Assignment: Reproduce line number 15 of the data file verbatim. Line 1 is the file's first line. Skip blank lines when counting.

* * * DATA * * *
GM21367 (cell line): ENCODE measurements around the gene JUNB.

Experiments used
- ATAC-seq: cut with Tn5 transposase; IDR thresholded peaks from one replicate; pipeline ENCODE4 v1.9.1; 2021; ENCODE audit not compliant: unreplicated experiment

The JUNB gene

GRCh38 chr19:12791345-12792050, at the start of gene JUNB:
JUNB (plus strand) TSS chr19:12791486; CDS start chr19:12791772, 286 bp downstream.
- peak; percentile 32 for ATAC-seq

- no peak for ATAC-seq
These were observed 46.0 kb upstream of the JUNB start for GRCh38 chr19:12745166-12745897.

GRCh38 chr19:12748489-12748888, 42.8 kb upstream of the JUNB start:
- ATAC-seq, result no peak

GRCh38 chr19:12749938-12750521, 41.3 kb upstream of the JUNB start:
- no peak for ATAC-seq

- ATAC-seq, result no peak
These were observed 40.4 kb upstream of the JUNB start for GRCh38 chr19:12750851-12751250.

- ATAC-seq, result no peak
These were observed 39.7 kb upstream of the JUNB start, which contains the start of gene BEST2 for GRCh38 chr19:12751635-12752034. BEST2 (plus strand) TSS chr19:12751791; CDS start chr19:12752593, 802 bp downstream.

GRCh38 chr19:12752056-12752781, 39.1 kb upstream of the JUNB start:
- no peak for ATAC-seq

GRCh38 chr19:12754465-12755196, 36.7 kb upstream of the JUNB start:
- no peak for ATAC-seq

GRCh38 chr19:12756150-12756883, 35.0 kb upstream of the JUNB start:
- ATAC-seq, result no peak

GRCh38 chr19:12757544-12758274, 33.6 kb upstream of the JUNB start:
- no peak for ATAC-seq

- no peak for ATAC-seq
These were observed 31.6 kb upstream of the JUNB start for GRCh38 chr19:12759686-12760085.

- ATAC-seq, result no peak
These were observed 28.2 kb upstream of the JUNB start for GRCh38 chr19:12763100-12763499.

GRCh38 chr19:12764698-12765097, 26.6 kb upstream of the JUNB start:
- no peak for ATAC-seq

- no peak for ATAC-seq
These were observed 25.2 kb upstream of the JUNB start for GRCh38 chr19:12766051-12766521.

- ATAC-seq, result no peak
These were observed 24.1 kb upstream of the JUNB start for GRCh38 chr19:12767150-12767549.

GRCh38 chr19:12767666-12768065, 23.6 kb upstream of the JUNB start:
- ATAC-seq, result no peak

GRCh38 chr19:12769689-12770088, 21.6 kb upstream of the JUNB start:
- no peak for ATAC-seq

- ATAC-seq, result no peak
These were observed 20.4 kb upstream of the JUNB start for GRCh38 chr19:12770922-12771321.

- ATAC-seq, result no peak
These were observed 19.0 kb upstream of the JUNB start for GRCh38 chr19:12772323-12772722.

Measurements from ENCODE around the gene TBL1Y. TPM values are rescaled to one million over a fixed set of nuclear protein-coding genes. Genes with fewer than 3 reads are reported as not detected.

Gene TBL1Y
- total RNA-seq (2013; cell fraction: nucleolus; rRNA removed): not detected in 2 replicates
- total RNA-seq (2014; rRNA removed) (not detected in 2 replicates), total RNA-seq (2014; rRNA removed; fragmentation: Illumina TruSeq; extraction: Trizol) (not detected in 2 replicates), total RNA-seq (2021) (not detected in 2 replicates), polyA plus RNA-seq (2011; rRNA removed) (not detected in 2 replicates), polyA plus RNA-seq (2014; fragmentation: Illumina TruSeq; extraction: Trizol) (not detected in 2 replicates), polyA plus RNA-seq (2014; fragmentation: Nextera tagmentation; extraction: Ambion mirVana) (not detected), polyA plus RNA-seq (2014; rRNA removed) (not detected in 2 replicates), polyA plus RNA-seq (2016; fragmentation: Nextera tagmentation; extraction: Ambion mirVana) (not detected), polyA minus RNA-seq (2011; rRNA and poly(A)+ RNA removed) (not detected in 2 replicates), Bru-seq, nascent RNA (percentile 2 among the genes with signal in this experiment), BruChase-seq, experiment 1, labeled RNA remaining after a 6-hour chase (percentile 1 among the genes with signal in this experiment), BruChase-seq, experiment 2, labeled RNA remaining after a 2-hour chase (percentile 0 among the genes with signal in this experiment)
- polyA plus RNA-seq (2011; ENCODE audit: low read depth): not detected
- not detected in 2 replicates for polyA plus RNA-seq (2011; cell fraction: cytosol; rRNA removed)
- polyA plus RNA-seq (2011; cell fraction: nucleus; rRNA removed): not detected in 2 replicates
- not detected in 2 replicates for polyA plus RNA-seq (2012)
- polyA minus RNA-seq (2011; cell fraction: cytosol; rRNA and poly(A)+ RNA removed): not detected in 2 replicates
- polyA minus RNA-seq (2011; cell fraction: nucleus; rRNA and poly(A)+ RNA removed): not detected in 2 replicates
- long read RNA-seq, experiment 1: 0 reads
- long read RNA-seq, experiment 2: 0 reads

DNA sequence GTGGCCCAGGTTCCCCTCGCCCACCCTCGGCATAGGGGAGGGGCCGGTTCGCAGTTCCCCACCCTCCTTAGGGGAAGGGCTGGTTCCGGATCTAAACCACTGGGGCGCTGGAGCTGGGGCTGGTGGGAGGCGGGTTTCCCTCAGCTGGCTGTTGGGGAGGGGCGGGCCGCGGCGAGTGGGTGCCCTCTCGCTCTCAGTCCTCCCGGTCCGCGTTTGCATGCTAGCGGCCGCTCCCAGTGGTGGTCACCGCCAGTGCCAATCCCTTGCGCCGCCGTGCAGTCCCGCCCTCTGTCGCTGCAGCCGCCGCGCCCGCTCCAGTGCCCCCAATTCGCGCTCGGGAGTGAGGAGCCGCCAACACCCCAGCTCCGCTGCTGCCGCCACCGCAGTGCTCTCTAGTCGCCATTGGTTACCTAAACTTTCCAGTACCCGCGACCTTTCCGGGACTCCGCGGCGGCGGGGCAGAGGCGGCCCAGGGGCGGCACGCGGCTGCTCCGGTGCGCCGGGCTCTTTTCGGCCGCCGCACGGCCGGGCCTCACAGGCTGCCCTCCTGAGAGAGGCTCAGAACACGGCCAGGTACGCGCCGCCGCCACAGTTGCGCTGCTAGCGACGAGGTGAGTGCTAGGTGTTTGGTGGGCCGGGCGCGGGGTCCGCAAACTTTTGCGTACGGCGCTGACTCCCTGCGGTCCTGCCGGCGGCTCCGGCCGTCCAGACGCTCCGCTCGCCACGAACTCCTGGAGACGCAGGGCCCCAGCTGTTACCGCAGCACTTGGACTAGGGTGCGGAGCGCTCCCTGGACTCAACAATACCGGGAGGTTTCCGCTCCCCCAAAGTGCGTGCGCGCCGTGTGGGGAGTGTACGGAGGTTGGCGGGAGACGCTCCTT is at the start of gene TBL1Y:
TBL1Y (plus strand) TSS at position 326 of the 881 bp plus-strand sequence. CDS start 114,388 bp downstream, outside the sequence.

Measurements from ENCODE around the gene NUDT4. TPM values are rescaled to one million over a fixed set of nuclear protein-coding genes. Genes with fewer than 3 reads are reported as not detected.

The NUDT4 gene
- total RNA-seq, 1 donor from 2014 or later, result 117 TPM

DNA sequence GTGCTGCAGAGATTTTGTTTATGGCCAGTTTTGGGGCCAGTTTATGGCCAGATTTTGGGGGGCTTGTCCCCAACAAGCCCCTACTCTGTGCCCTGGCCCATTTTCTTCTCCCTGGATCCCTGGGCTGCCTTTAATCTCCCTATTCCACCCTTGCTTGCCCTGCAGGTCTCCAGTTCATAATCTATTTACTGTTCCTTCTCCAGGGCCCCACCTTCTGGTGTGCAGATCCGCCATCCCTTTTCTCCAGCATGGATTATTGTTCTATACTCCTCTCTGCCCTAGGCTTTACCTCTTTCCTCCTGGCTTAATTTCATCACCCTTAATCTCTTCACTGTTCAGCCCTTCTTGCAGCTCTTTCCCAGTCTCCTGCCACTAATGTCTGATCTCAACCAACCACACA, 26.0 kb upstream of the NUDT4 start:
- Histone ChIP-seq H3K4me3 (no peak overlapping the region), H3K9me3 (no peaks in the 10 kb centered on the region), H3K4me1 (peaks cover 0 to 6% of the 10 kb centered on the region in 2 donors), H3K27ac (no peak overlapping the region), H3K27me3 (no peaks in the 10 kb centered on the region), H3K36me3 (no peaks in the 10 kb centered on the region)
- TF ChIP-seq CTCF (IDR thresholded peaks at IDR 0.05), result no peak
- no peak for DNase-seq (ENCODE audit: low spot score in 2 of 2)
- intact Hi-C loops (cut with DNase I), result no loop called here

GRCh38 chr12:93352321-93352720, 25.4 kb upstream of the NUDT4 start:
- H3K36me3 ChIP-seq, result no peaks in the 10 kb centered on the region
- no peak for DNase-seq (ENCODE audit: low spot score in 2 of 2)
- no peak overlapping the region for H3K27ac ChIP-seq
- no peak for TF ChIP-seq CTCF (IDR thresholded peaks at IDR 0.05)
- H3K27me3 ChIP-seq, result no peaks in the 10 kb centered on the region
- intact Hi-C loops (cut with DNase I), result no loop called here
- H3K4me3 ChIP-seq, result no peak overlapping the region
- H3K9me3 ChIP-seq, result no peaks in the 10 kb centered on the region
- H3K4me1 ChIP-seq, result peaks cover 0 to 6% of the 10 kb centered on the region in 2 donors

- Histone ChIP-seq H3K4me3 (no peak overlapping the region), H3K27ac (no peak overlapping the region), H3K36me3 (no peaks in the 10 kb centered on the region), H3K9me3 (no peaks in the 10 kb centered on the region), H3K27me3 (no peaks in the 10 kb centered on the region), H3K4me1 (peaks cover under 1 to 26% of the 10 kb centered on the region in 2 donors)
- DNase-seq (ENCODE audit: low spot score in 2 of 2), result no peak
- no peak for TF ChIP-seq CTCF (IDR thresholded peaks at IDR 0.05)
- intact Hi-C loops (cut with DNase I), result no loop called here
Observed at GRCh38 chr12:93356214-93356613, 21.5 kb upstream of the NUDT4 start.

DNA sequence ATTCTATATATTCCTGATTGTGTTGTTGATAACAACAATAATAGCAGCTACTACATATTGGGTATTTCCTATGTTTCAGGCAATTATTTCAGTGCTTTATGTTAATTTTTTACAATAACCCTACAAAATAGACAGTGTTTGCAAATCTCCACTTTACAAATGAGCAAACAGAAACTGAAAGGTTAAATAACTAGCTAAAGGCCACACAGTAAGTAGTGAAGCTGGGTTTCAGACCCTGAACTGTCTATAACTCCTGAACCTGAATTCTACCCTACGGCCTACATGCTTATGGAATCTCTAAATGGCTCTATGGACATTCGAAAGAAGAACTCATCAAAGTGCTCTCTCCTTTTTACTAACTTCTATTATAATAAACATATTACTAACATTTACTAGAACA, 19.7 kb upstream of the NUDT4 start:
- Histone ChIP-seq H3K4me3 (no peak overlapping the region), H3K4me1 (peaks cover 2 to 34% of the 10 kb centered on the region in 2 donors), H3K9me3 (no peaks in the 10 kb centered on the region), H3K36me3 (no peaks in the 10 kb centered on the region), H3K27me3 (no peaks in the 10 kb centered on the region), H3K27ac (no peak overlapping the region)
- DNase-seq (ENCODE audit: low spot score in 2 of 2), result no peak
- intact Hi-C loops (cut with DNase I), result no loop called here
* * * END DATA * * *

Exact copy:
These were observed 40.4 kb upstream of the JUNB start for GRCh38 chr19:12750851-12751250.